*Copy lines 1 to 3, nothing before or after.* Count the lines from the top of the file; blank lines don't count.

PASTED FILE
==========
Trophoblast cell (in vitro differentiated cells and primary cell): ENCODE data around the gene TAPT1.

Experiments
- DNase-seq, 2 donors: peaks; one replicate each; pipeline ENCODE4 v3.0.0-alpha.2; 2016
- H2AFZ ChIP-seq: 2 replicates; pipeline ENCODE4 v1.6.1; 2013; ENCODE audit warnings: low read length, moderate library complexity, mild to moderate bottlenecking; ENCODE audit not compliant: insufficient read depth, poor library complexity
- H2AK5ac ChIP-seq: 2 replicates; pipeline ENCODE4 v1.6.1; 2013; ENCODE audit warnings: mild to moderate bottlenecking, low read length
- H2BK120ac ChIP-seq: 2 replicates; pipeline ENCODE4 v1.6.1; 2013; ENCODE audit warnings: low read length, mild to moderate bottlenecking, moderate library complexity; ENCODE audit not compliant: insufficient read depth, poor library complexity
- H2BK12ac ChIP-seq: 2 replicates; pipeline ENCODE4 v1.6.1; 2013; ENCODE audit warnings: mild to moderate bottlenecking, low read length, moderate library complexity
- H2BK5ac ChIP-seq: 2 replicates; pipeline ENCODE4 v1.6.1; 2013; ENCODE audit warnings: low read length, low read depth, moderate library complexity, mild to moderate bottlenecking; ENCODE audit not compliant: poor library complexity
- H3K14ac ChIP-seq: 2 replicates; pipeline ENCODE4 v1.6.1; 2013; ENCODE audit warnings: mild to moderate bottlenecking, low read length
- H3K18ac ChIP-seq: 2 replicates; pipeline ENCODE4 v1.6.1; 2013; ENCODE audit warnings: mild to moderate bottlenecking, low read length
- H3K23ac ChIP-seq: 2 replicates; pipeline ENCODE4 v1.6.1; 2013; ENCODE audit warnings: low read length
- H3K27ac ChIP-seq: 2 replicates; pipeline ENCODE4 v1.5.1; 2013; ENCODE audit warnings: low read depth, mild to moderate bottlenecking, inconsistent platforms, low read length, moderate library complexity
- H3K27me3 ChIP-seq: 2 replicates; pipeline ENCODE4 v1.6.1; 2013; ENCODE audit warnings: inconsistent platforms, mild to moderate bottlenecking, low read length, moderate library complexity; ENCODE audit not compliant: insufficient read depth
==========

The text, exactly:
Trophoblast cell (in vitro differentiated cells and primary cell): ENCODE data around the gene TAPT1.

Experiments
- DNase-seq, 2 donors: peaks; one replicate each; pipeline ENCODE4 v3.0.0-alpha.2; 2016